The first thing that you can see, are the similarities. Indeed, the letters A, E; O; C ; K and T are similar to their French application, also quite similar to the English one.
The second thing that you may note, it is the presence of ‘fake friends’; some letters are similar, but denote different sounds.
B = V У = U (ou) P = R X = H H = N
In-between, there are letters which are similar to the Latin alphabet, but with different sounds from French
S = DZ J = Y/LLE
And of course, the unique Cyrillic letters:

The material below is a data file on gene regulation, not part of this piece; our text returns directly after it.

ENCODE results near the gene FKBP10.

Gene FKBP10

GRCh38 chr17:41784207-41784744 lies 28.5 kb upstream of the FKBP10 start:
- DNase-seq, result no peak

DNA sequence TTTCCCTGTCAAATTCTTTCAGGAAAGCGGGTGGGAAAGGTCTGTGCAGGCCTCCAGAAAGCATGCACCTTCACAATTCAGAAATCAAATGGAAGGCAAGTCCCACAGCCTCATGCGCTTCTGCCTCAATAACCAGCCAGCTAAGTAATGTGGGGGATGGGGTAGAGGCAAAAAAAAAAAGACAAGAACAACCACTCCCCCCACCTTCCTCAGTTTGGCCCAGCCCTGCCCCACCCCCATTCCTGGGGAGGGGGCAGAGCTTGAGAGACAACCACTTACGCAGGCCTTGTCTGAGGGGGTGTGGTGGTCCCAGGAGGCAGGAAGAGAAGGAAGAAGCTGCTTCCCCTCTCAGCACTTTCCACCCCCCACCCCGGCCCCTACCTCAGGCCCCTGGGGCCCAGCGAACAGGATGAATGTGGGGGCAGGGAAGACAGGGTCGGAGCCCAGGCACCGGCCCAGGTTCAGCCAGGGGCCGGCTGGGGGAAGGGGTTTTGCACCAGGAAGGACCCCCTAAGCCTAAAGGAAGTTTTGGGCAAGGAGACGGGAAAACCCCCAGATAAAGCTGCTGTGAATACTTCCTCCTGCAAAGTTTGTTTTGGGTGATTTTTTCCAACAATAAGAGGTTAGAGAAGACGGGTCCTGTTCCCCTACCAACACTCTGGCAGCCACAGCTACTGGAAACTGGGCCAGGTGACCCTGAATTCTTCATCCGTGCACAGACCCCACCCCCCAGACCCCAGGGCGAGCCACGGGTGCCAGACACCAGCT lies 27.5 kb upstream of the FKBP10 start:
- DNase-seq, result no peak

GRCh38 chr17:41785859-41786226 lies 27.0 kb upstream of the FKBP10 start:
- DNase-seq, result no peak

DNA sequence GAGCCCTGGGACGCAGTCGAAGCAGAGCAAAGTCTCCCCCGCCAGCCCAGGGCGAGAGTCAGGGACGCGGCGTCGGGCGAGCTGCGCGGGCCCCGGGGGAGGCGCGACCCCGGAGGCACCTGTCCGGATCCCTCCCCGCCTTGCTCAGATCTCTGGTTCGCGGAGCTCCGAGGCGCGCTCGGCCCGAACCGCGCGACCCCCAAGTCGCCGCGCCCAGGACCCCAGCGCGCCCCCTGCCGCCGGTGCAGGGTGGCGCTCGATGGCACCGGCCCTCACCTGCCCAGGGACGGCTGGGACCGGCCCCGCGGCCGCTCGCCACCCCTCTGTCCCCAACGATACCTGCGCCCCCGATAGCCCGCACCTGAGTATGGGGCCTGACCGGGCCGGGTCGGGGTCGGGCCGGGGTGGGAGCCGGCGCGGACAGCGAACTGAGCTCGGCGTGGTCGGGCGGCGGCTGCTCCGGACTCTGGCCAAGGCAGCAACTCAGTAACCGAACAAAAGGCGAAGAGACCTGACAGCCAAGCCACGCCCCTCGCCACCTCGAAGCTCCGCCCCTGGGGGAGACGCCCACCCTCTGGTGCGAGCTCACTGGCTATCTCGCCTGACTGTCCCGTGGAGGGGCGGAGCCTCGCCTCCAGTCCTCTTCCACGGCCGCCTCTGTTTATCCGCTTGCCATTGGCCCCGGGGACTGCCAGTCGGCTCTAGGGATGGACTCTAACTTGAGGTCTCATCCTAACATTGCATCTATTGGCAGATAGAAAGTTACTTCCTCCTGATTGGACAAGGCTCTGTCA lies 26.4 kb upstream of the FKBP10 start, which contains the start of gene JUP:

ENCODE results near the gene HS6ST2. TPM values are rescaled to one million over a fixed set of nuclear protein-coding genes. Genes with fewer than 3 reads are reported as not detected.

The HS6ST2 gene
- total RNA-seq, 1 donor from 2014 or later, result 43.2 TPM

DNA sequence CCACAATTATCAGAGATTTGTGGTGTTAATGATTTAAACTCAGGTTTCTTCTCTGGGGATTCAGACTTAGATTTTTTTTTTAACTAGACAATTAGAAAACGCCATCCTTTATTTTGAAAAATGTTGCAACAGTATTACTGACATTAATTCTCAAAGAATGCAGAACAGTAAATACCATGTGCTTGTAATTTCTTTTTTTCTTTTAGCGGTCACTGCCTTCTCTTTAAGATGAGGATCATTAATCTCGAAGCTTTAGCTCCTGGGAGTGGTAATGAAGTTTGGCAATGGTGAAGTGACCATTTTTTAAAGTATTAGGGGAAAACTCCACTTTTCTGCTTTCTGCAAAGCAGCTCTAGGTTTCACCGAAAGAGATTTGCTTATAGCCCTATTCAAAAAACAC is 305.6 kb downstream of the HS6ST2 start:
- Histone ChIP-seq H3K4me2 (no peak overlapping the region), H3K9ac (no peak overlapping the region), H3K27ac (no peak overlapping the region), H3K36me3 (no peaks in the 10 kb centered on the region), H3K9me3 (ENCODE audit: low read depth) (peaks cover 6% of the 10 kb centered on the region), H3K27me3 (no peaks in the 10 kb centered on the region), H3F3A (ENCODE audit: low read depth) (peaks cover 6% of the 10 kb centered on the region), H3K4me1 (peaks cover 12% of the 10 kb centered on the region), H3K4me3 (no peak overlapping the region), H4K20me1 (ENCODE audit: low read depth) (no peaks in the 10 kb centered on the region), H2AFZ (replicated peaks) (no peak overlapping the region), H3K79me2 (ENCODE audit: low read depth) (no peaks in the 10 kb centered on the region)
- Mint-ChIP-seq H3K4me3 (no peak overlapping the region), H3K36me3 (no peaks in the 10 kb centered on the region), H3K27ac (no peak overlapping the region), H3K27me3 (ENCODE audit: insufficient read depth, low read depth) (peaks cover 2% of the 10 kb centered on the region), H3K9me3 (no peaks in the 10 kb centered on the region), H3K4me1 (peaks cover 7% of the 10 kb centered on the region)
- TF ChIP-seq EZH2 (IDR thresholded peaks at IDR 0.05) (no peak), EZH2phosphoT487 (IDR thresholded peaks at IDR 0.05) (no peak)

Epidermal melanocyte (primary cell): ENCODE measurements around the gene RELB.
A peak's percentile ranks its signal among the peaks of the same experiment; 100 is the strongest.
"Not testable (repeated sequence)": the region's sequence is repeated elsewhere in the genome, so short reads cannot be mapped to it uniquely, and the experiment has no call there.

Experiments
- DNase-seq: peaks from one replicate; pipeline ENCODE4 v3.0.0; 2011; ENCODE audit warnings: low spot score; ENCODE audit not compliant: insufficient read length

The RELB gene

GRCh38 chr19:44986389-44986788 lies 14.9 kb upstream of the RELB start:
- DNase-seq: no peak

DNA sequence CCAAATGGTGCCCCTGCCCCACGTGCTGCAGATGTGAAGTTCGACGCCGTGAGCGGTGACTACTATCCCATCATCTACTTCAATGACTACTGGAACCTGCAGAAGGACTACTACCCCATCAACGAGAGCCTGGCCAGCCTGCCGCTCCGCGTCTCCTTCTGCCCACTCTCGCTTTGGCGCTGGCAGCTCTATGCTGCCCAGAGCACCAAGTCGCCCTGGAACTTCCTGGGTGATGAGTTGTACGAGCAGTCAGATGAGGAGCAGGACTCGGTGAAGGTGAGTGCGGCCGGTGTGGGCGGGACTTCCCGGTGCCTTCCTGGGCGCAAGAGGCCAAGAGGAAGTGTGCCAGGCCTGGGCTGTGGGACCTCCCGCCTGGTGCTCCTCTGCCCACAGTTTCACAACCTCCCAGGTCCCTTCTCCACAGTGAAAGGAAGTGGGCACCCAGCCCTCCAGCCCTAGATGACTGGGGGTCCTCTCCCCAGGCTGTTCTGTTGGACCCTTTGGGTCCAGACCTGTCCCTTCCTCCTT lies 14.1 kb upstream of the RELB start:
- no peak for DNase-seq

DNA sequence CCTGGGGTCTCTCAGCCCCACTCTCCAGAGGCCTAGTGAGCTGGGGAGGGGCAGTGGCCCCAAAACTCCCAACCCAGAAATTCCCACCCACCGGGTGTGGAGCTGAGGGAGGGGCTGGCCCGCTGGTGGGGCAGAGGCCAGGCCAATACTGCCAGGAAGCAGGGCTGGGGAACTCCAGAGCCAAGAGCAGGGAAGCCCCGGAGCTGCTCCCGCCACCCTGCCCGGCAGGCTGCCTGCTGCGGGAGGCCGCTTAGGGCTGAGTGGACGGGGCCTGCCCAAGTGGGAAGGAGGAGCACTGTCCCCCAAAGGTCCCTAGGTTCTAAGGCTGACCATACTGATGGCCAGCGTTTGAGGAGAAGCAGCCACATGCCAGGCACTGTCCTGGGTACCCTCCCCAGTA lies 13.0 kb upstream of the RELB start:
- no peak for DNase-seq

Б б – b Г г – g Д д – d
Ж ж – j З з – z И и – i
Л л – l П п – p Ф ф – f
Ц ц – ts Ч ч – tch Џџ – dg Ш ш – ch sh
Finally, there are some “modified” letters, which sound like a combination of two letters.
Љ – Lj Њ – Nj Ѓ – Gj Ќ – Kj
It can look complicated, but for a French, it is not really. These letters look like they are formed from Л – Љ, Н-Њ, Г-Ѓ, К-Ќ respectively. You just add the sound [j] to pronounce them correctly. For example, the sound Љ, that we make by putting together two L and one E. Like in: paille, brousaille, volaille.
The same for Њ, in French we make this sound by putting together a G and an N, like in: gagner, magnières, pagner.
When you understand this, the Ќ and Ѓ sounds are not complicated anymore.
Written by: Paul Knecht-Deyber